Chris Stuckmann is a popular YouTube film critic with over 1.8 million subscribers. He’s the type of person whose videos you might watch immediately after seeing a film, because you really want to know what he thought of it.
That’s why it was a surprise to many of his fans when Stuckmann recently posted a very different kind of video entirely. Instead of a short review lasting about 10 minutes, he posted an hour-long explanation of why he walked away from the Jehovah’s Witnesses.
As he explains in the description, his goal is to discuss why he left and “how members of the religion I was raised in attempted to keep me from pursuing my goals.” A lot of it will be familiar to longtime readers of this site, but whenever a popular figure in one realm of the internet takes a deep dive into another, it means his audience comes along for the ride.
That may be the most important aspect of this video. It’s not just one person telling his religious journey. It’s that he’s explaining it, in depth, to an audience that may not otherwise seek out that information.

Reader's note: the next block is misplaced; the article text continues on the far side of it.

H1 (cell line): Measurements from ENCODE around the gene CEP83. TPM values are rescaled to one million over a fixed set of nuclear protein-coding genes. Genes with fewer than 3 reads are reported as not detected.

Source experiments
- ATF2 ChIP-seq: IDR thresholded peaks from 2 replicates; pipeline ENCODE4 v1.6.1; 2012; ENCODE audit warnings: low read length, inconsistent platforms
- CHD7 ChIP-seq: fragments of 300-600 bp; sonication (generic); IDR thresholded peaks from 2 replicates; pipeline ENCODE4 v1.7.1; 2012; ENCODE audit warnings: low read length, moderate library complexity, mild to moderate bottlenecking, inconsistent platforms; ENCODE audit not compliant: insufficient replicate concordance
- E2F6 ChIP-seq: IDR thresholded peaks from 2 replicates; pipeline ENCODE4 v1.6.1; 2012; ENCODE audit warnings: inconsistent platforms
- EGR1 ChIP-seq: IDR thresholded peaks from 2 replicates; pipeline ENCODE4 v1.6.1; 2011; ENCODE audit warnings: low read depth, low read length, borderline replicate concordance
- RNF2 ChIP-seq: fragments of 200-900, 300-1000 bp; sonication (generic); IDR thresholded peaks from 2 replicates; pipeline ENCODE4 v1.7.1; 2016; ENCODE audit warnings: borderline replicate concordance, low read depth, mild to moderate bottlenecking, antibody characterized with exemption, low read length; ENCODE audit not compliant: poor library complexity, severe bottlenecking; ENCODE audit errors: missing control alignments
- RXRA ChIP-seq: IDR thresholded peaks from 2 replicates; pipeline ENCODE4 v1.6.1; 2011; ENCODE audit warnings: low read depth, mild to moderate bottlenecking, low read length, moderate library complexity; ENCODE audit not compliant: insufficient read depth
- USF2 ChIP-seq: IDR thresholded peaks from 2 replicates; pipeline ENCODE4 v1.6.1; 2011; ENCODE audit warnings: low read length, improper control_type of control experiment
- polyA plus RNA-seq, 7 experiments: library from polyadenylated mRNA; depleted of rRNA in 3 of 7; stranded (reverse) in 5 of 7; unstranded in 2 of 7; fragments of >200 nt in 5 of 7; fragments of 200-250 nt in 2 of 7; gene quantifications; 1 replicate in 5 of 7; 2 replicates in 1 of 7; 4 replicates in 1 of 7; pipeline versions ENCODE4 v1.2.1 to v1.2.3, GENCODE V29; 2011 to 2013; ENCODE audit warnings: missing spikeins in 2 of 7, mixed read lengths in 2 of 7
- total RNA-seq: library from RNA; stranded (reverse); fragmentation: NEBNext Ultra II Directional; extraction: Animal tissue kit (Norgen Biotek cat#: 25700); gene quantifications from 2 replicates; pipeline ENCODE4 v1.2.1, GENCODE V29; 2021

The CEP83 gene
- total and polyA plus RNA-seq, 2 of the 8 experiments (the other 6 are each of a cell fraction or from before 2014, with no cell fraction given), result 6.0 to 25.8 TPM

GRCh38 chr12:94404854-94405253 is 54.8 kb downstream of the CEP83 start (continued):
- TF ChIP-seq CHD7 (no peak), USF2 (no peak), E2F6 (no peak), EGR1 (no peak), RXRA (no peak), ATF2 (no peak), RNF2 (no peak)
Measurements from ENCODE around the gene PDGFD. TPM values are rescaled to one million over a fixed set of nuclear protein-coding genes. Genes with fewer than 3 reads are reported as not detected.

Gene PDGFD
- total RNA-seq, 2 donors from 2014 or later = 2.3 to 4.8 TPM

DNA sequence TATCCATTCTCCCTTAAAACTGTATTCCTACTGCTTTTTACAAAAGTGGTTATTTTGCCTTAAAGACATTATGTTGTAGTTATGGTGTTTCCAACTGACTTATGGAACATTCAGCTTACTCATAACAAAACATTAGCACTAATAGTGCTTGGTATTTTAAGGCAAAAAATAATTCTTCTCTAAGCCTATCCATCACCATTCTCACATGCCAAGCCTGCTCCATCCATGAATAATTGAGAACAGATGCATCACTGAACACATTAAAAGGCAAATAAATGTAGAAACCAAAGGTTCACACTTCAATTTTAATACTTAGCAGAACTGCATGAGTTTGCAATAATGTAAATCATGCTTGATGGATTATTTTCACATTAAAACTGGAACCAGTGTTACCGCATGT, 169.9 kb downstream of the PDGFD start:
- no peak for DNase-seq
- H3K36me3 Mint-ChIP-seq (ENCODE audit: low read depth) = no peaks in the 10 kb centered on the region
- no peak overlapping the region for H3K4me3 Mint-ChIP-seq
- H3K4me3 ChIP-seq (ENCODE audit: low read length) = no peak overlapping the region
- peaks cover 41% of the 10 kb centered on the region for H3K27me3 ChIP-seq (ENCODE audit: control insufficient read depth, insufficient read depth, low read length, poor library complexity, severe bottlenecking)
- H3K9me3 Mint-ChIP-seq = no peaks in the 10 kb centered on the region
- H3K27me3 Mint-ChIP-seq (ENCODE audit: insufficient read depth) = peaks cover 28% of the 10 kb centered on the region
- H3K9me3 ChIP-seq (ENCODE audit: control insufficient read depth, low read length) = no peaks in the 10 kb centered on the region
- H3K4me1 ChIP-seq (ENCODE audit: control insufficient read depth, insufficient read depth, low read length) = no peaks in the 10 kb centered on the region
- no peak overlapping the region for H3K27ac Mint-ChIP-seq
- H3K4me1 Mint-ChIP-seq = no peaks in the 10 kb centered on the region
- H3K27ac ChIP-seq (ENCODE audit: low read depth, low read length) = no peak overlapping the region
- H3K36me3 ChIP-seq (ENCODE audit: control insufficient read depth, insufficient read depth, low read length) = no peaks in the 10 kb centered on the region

Stuckmann wrote in the comments:
Thank you all so much. The outreach since the interview went up has been overwhelming and has helped me heal. I can’t tell you how much it means to me that you’ve understood. I was anxious about discussing these things, but I’m so happy to learn that many ex-JWs watch the channel, and I truly hope this video reminds you that you’re not alone. Anyone out there afraid to come out about something, I see you. I support you. Thanks so much everyone.
Another commenter adds that his wife appreciated the video:
… She was raised in the same manner you were in Texas and the stories were exactly the same. It was so cathartic to hear that someone in a different region had the exact same experiences.
That person isn’t alone. Kudos to him for telling his story like this. It’s bound to help more people than he can imagine. He also says the proceeds from his video will go to RAINN (Rape, Abuse and Incest National Network), which works to end sexual violence in the U.S.
(Thanks to Jonathan for the link)